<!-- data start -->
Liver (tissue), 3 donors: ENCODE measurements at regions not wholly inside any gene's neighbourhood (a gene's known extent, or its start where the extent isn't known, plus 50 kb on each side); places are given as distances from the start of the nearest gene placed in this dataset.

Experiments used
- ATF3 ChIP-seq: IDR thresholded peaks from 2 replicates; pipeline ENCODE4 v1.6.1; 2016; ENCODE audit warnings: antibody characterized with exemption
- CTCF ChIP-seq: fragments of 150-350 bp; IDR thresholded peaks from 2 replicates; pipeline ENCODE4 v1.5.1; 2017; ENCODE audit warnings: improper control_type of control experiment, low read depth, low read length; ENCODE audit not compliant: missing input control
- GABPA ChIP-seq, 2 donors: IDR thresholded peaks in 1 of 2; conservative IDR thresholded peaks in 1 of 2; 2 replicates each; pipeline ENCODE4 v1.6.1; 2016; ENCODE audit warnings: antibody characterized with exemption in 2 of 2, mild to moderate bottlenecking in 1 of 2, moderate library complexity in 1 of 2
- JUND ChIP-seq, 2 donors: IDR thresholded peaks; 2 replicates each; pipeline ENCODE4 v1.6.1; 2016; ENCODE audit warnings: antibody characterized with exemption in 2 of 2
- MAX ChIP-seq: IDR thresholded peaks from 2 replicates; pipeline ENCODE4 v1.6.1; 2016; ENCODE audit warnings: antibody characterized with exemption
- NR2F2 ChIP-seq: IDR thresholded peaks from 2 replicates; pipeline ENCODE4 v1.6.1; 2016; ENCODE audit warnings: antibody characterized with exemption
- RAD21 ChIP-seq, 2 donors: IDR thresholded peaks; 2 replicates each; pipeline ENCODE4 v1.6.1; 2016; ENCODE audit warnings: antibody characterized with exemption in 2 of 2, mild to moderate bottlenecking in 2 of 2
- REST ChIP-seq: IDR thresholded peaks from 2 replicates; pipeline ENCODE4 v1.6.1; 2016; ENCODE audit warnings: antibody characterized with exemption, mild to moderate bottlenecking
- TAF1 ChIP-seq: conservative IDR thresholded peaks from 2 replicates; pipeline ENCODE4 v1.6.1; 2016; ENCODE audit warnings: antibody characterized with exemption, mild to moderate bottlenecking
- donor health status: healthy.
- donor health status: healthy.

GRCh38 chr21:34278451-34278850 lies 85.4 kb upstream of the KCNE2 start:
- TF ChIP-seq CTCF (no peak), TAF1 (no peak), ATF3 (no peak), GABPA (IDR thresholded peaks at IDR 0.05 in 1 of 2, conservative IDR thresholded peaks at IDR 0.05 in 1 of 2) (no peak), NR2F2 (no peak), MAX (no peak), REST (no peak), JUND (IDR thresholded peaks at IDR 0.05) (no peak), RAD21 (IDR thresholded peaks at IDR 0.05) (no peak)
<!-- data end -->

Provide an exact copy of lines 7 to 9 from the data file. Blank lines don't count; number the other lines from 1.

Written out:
- MAX ChIP-seq: IDR thresholded peaks from 2 replicates; pipeline ENCODE4 v1.6.1; 2016; ENCODE audit warnings: antibody characterized with exemption
- NR2F2 ChIP-seq: IDR thresholded peaks from 2 replicates; pipeline ENCODE4 v1.6.1; 2016; ENCODE audit warnings: antibody characterized with exemption
- RAD21 ChIP-seq, 2 donors: IDR thresholded peaks; 2 replicates each; pipeline ENCODE4 v1.6.1; 2016; ENCODE audit warnings: antibody characterized with exemption in 2 of 2, mild to moderate bottlenecking in 2 of 2